Grandma lo res Charles Cawood lo res

The author’s paternal grandmother Nancy (“Ma”) and grandfather Charles.


GRANDPARENTS. Chapter: “Gunsmoke”

Mother told me how Grandmother Martha Tate James—“Ma” for short—cared for Dad as she could, occasionally sending him to the homes of various relatives. Ma was said to have been beautiful, but the only pictures we had of her were when she was older, not smiling her thin lips for the camera. Mother said Ma was suspicious of men who courted her after Grandpa was killed. Ma turned away suitors by telling them, “I can ride better than you, I can shoot better than you, and I don’t need your money.” Word of that got around.

Two years after Grandpa was gunned down, Robert Andrew Mason, who stood confident and handsome in the scratchy old photograph in Dad’s memento file, came courting. He told Ma, “I can ride better than you, I can shoot better than you, and I don’t need your money." So Ma married Bob Mason. They gave birth to my Uncle Clyde, who as a young man went to the World War I front in France where he got gassed, which wasn’t the way people fought in Harlan County.



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JENNY’S CLIFF. Chapter: “Interesting time”
 
Swirling leaves in its wake, a car rounded toward me and moved to the center of the road to give me ample space at the edge of the sheer drop. As I headed alongside the small cliff on the bulge of the first curve, a voice called my name, leading my eyes to Jenny Lee, sitting on the brow of a rock face about twelve feet up from the road.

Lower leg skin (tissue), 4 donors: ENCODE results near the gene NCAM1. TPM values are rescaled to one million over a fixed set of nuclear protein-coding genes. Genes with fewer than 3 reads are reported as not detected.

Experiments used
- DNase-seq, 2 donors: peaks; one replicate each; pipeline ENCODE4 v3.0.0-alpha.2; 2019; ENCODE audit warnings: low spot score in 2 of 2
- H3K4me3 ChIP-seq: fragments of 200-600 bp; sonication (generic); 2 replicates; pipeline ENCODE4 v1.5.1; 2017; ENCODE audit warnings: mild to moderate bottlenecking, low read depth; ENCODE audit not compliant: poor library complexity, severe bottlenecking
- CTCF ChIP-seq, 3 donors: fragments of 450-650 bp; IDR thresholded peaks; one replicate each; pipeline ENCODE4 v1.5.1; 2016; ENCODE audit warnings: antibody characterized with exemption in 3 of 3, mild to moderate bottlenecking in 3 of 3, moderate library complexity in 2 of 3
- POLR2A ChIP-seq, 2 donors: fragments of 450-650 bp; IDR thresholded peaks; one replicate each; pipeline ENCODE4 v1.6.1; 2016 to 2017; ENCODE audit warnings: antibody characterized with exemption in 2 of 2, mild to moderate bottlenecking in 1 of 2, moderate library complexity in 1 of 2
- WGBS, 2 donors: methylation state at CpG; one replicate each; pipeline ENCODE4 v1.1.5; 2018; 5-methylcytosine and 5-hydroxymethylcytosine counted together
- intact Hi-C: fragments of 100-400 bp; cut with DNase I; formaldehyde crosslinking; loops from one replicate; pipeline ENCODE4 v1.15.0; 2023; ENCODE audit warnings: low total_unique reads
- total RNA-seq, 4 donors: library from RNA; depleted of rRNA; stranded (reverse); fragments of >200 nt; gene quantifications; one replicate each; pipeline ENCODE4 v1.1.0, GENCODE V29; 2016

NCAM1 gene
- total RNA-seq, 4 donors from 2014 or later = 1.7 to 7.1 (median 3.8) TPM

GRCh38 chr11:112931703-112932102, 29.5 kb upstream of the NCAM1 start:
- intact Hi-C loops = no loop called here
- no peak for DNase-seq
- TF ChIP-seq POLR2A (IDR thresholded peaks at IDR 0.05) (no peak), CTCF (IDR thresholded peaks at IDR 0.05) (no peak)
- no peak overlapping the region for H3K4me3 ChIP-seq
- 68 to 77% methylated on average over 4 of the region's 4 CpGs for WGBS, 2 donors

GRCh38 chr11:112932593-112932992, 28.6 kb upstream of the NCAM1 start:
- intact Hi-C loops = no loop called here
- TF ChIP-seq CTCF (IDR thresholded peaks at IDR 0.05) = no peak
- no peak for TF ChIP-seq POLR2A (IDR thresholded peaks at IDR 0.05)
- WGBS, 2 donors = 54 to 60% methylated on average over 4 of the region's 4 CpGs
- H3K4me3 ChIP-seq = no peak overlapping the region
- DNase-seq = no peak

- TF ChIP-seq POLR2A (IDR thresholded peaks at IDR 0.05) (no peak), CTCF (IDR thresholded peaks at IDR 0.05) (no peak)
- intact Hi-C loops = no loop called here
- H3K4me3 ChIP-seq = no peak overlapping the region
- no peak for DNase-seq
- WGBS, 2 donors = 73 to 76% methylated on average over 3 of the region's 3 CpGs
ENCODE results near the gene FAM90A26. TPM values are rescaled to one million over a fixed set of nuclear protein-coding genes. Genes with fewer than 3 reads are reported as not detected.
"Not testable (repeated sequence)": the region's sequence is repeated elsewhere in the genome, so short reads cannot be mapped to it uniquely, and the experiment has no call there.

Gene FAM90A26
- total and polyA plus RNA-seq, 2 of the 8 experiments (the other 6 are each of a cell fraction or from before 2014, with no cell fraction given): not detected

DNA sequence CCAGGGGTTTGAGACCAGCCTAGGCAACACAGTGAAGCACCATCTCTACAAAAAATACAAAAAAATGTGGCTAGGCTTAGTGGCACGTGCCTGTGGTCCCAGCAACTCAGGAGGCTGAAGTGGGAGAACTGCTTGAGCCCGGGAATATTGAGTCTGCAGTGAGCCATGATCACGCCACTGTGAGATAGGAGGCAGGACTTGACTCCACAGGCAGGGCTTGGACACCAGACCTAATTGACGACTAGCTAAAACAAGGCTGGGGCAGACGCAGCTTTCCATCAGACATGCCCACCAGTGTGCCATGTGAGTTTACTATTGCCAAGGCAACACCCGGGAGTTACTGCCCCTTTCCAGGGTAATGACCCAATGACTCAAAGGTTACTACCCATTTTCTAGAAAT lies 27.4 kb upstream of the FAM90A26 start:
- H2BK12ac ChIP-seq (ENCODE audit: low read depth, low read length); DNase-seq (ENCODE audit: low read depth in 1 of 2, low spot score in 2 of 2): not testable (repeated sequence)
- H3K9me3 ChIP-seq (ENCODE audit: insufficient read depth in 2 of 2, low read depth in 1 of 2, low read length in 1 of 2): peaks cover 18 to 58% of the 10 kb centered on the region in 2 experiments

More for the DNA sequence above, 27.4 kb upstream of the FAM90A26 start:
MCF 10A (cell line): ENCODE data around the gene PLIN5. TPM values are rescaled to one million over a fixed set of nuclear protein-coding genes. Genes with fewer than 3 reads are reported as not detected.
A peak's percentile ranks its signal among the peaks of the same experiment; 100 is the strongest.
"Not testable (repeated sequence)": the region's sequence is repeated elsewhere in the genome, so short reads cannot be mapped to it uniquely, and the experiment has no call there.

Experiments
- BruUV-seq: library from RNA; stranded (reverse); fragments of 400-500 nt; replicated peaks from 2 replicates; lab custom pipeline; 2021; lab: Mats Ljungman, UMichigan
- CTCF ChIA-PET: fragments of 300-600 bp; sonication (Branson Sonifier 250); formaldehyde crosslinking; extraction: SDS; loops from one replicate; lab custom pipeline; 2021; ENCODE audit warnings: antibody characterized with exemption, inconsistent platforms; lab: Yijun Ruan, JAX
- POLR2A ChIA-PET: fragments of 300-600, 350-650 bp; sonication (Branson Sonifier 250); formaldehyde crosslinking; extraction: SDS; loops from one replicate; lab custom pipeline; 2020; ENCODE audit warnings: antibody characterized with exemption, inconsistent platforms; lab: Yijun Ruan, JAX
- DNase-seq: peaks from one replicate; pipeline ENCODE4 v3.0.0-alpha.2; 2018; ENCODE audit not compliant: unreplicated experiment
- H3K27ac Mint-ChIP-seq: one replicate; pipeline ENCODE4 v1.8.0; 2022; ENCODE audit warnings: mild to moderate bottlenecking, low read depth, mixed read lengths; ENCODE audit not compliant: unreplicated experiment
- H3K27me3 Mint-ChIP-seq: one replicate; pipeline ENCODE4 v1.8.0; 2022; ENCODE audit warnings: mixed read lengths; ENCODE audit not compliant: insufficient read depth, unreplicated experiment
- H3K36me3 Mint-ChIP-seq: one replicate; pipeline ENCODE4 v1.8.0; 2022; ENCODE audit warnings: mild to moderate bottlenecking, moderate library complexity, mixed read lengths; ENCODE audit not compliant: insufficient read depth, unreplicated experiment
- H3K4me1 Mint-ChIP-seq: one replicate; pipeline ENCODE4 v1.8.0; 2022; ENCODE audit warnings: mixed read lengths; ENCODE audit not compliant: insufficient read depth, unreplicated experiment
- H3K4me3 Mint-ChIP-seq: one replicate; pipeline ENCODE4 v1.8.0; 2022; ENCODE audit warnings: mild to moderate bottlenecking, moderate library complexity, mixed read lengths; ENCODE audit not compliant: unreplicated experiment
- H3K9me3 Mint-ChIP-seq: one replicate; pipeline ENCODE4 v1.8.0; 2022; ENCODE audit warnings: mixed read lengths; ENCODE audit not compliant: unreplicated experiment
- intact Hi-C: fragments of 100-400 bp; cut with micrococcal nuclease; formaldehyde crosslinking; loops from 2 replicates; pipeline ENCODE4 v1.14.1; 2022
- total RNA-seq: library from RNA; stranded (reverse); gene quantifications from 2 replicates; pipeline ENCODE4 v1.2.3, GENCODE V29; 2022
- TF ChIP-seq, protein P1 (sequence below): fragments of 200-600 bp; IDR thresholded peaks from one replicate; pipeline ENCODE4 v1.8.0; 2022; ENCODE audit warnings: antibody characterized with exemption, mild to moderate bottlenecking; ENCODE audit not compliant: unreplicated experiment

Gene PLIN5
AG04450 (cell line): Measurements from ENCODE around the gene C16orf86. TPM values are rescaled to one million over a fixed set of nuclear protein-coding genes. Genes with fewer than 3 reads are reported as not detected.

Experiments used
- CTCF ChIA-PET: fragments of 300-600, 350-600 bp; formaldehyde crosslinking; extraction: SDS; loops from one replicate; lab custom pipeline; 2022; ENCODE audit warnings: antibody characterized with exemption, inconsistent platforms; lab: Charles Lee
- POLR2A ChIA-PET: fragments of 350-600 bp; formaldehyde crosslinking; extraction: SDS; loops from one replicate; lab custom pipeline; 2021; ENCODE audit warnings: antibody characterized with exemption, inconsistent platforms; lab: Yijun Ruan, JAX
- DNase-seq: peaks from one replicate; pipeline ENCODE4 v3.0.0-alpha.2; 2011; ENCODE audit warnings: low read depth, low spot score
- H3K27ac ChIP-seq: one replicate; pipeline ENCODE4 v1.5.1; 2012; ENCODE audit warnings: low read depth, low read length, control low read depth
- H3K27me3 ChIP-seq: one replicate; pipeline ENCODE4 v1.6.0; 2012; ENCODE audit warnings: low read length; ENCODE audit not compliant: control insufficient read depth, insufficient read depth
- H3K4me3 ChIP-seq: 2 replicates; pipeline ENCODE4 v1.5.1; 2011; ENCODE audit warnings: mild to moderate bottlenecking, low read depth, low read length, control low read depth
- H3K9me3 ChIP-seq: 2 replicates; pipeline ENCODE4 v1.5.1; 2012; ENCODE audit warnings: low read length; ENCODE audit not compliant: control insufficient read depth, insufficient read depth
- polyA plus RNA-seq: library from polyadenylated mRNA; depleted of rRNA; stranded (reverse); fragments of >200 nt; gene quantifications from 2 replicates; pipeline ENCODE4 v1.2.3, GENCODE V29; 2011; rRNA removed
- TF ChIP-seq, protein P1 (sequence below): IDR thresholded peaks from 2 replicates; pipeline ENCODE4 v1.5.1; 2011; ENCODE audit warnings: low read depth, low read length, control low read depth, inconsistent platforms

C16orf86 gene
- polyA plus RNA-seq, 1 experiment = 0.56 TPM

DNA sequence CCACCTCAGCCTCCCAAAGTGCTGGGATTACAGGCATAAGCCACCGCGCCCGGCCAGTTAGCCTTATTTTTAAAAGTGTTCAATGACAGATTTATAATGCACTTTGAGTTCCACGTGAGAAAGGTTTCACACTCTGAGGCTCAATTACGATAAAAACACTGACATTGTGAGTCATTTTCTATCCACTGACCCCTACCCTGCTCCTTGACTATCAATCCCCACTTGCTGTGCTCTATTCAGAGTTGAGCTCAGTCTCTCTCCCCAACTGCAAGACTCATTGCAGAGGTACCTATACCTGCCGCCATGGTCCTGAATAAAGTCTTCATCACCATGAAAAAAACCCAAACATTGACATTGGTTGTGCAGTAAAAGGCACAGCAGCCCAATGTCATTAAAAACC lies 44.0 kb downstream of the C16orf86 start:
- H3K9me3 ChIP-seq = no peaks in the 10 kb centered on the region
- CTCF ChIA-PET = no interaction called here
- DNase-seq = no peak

Whoa. “What are you doing there?”


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HUFF PARK. Chapter: “Welcome to Rosenwald”

The football team gathered on the field for spring practice. I had company at last, for a few weeks.  After the team finished its calisthenics, Horse waved his helmet as he shouted, “Get your butt over here, JJ, and run laps with us!”


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IVY STREET. Chapter: “First Sweat”

  Just when life seemed predictable, the sun rose on me – from an unlikely place – next door, at the residence of Mr. and Mrs. Handley. A quiet couple who liked to sit on their screened-in side porch in the warm season, the Handleys could see our playthings tumbling down our side slope into their yard, yet they never complained. They never ordered us off their property the way Mr. Cutler did when he was drunk and didn’t want the neighborhood boys playing “Whoever Gets The Ball Gets Tackled” on his lawn.

Mr. Cutler’s yard had the advantage of being flat, being on the part of Ivy Street that levels out at the bottom of Ivy Hill. One summer afternoon, when four of us climbed his apple tree to pick some fruit, Mr. Cutler strode onto his porch and shot a rifle in the air. We dropped out of the branches as a group and didn’t play in his yard after that.



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HARLAN COUNTY COURTHOUSE. Chapter: Making the Team

I headed downtown to sit with five guys perched on the coal monument at the corner of the Harlan County Courthouse. The view from the wall made it easy to see who was going in or out of Green-Miller Drug on the opposite corner of First and Central.

“How ya doin’?” I asked Rustbucket as I checked the granite cap of the wall to make sure it was clear of anything that could stain my pants.

Hunched over, glancing occasionally at the drug store door as he dangled his feet against the hard-sealed coal blocks, Rustbucket spat a brown stream of Mail Pouch chewing tobacco into a Coca-Cola cup. Bulls-eye. “Not bad, Jaybird. You?”



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PORCH VIEW OF HARLAN. Chapter: Rain Walk

Easing up to the waist-high brick wall, he gazed through the screen toward the valley where the mountains folded into layers of fading blue in the gray of the rain.